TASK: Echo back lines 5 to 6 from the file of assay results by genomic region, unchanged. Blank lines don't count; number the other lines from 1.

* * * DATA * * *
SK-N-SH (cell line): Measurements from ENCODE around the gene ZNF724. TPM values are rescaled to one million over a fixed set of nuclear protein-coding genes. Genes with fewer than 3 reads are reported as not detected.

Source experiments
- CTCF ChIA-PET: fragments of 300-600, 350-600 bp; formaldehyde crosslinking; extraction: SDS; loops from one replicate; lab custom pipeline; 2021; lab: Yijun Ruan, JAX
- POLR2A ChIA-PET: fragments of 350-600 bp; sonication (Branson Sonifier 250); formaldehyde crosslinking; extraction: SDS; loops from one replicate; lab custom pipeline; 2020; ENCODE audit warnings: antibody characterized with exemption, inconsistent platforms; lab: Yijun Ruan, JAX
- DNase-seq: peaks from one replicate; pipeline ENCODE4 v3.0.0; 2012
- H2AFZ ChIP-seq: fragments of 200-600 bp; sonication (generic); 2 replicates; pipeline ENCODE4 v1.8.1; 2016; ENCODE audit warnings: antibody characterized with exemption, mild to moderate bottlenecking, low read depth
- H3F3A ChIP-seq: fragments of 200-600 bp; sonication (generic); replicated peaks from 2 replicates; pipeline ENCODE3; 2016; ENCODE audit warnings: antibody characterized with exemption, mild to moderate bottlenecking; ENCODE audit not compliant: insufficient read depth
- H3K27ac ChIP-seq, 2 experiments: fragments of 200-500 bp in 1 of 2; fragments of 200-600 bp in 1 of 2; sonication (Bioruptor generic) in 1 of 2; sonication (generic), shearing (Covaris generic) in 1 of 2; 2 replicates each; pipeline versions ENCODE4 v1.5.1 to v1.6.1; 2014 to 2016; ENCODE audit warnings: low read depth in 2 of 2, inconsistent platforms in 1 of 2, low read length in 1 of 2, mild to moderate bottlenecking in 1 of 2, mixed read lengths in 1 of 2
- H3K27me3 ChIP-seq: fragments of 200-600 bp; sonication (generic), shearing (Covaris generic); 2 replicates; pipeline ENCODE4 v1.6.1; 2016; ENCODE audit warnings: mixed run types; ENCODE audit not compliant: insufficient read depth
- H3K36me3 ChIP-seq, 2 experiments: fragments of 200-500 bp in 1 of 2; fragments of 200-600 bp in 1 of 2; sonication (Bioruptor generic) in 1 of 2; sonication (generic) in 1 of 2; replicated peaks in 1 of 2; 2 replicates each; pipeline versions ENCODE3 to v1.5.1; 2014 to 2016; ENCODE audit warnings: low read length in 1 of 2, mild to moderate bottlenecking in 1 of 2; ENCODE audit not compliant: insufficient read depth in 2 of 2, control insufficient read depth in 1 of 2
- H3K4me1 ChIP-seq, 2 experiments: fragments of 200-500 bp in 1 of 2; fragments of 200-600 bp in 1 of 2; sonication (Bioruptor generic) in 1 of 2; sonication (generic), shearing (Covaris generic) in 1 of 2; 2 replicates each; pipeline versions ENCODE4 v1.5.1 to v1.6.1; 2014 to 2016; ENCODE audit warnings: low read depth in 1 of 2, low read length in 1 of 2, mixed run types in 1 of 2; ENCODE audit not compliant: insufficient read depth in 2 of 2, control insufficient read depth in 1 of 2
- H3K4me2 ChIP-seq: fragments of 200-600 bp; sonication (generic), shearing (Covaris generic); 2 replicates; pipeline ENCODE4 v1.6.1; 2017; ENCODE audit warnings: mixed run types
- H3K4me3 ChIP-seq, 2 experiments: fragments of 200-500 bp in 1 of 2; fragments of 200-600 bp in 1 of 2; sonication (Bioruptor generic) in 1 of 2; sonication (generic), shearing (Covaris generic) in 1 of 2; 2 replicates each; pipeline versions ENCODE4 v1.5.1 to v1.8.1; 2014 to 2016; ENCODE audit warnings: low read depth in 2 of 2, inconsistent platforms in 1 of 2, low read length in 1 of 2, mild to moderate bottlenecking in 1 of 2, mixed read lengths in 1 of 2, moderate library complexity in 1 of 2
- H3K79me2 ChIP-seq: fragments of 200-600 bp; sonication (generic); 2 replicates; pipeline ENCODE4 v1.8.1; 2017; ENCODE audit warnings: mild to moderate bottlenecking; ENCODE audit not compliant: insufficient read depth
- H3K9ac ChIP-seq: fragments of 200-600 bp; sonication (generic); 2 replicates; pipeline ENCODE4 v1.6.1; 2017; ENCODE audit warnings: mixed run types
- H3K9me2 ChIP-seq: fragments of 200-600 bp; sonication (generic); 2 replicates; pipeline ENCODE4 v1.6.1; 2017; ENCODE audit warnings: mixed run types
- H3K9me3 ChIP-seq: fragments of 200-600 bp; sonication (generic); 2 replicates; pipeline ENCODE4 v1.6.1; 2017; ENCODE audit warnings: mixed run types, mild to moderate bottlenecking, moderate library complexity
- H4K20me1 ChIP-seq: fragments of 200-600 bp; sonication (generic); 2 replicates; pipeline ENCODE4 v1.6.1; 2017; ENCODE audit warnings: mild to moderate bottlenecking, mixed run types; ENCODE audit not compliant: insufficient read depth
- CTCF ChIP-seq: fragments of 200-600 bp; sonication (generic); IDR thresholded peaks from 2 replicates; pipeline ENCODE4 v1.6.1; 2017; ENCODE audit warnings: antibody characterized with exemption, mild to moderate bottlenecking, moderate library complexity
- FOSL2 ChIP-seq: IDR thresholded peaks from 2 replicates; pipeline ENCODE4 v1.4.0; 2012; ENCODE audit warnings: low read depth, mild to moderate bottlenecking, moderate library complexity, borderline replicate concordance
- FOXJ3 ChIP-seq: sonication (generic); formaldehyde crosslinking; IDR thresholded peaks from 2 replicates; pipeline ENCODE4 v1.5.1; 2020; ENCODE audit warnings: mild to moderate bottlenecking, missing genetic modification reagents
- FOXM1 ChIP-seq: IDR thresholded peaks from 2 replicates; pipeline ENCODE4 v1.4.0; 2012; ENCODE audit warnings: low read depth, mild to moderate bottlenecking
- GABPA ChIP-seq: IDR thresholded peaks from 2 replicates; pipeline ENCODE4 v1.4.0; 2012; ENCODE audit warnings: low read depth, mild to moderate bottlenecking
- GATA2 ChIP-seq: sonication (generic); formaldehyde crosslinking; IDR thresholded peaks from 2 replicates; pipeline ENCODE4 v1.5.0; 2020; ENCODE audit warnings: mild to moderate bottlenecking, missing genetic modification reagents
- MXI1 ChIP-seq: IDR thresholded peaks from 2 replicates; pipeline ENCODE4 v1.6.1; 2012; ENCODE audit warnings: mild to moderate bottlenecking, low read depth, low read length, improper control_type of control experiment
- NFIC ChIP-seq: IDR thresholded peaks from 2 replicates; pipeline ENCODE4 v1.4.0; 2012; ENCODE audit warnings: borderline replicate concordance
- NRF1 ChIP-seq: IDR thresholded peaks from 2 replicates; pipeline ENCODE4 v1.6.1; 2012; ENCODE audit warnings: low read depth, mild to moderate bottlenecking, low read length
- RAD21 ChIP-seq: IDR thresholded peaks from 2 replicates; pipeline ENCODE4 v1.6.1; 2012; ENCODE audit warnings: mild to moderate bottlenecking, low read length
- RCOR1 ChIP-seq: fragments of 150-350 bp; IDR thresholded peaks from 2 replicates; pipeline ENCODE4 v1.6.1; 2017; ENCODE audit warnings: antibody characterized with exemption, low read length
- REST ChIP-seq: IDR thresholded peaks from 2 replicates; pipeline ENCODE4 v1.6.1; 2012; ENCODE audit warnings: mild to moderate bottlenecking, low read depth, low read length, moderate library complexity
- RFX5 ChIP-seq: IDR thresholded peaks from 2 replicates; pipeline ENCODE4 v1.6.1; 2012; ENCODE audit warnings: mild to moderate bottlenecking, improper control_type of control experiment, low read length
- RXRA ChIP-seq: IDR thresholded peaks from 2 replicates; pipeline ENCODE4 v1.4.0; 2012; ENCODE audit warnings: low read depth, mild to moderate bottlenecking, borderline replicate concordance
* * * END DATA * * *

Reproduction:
- DNase-seq: peaks from one replicate; pipeline ENCODE4 v3.0.0; 2012
- H2AFZ ChIP-seq: fragments of 200-600 bp; sonication (generic); 2 replicates; pipeline ENCODE4 v1.8.1; 2016; ENCODE audit warnings: antibody characterized with exemption, mild to moderate bottlenecking, low read depth